GREG: You think that has something to do with Governor Granholm possibly positioning herself to run?

RUDIN: Actually, I have never heard that at all. But I think there's always been a question about whether Levin has had enough. But given the fact that the Democrats took back the Senate, given the fact that he's now the - Levin is now the new chairman of the Senate Armed Services Committee chairman, he doesn't seem like he wants to go far away.

Frank Lautenberg of New Jersey, who I think is 115 years old, has talked about - has said he's running again next year, too. So Democrats have the power they've waited for years to have. They're not about to give it up any time soon.

GREG: Thank you.

CONAN: Thanks for the call, Greg. But I guess part of his question, and what you were talking about, is if these well-established figures announce early that they're going to be running, you might scare out some competition who might be tough.

RUDIN: Well, that's exactly true, and we've seen this in a lot of races. And Virginia's a good example, too. John Warner has talked about saying he will plan to run again. Tom Davis, the congressman from the Washington, D.C., suburbs of Northern Virginia, has been chomping at the bit and really wants to run for the Senate. His district is becoming more and more Democratic. He would love to run for the Senate, and I think maybe Warner's just giving him a little warning that, you know, he plans to stick around a little longer.

CONAN: Let's see if we can get another caller on the line, and this is Jennifer(ph), Jennifer with us from Minneapolis.

JENNIFER (Caller): Hi, Ken. Just wondering what you think about the 2008 senatorial race for Norm Coleman against the backdrop of the Republican National Convention here in the twin cities and the possibility that Al Franken might throw his hat in the ring.

RUDIN: Well, everything. I mean, first of all, I don't think it really matters where the national convention is held. I mean I think the Republicans made a big deal of having it in Detroit in 1980, and Detroit was not about to go Republican. But Norm Coleman is clearly one of the vulnerable senators. Of the 33 senators who are up for reelection in 2008, 21 of them are Republicans, so the Republicans have far more at stake.

Coleman is very aware of the fact that Amy Klobuchar won pretty big in last year's open Senate race in Minnesota. The Republicans are nervous. The question is whether Al Franken can win statewide. I know there are a lot of Democrats who would like that seat in addition to Al Franken. I'm not convinced Franken will be the Democratic nominee.

CONAN: Thanks, Jennifer.

JENNIFER: Thank you.

CONAN: We're talking with Ken Rudin, NPR's political junkie, also the author of a column that appears on our Web site of the same name. Is the new one up yet?

RUDIN: It should be up soon, but it focuses on the 2008 Senate races. It's not just a column; it is the column.

CONAN: The column, the column on NPR's Web site. Anyway, if you'd like to see that - or not - you can go to our Web site at npr.org. If you'd like to join this conversation, give us a phone call: 800-989-8255, 800-989-TALK. And our e-mail address is talk@npr.org. You're listening to TALK OF THE NATION from NPR News.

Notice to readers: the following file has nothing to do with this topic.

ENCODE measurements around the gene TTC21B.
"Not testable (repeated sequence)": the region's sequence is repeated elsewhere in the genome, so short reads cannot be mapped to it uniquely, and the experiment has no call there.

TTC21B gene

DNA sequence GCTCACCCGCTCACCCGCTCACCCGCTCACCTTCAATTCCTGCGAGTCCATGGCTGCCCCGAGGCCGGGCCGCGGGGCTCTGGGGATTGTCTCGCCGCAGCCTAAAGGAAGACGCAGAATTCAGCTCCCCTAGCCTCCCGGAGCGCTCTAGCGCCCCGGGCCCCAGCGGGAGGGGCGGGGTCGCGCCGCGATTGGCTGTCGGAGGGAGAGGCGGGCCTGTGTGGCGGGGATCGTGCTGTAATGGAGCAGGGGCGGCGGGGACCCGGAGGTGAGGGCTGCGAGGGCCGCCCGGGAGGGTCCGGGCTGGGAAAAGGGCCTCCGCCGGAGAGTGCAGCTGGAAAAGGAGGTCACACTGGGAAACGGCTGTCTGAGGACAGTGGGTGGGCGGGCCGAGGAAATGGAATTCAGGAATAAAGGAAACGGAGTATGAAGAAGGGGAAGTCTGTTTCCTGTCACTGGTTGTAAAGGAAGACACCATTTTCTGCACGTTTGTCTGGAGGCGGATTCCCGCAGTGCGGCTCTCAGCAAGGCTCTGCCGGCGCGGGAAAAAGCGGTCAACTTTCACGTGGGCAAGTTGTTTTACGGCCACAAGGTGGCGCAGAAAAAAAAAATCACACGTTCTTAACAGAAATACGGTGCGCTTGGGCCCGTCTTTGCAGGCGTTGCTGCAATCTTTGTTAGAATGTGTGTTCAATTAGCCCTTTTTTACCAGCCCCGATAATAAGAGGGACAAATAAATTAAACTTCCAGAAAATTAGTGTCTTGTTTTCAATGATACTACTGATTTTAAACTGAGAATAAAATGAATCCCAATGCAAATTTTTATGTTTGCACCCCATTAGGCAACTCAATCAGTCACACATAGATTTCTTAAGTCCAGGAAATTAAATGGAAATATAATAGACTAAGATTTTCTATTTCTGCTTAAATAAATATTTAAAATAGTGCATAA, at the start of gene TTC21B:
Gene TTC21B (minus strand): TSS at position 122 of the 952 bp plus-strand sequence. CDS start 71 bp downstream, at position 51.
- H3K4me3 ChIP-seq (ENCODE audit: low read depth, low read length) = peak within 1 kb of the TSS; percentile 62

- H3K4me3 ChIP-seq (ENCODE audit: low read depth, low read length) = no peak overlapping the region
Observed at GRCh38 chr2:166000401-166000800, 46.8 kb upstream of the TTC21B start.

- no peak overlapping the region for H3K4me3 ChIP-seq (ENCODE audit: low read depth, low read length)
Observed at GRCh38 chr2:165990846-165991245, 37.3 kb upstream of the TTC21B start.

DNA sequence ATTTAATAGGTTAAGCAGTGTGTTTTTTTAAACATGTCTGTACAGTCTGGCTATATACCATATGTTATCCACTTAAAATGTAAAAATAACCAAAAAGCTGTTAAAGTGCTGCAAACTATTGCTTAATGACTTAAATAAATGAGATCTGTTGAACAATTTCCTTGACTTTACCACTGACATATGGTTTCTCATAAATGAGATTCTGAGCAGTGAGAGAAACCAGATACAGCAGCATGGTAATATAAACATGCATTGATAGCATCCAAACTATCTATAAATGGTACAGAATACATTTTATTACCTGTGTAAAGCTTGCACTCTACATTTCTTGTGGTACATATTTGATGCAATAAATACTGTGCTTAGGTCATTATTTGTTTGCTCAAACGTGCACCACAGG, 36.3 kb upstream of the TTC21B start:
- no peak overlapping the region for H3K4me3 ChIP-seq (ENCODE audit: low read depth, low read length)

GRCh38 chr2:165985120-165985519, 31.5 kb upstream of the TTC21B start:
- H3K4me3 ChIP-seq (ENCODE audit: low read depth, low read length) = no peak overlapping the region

And here's a question from Emmett(ph) in Pennsylvania by e-mail about stem-cell research. Why is it that the Democrats, he writes, purport to make advances in stem-cell research legislation while merely submitting a bill which is now a year behind current research? He may be beyond your areas of expertise.

RUDIN: It certainly is. That's a great question, though.

CONAN: It is a great question. We'll try to get an answer to it.

RUDIN: I wish we had some smart people on the show who could answer it.

CONAN: All right Emmett, stay tuned and we'll try to get you an answer on our letter segment on the program next week. Let's get another caller on the line. This is Joe(ph). Joe's with us from Stoneham, Massachusetts.

JOE (Caller): Hi.

CONAN: Hi. Go ahead, please.

JOE: Listen, I noticed that Dennis Kucinich announced for president at the beginning of the week last week. He came out with a 19-point plan to get out of Iraq almost immediately and there's absolutely no coverage of him. (Unintelligible).

CONAN: Your line is breaking up, Joe, but I think we got the gist of your question, why isn't anybody paying more attention to the plan of second-time presidential candidate Dennis Kucinich?

RUDIN: Well, I mean certainly Kucinich does speak for the anti-war block in the Congress - I don't know if that's a majority block - or at least the - not extreme, but the people who really want to pull out right away and cut off funding.

Kucinich, we saw him in 2004. He did not go anywhere. I think most of the chattering classes feel that he's not going to go anywhere in 2008 as well. And given the fact that most Democrats, like the Hillary Clintons, the John Edwards, the John Kerrys of the world, who voted for the war have suddenly become anti-war, Kucinich's, you know, anti-war views are obviously shared by most people in the party.

CONAN: He is part of the progressive coalition of Democrats in the House of Representatives. Of course a former member of the progressives that's now the speaker of the house.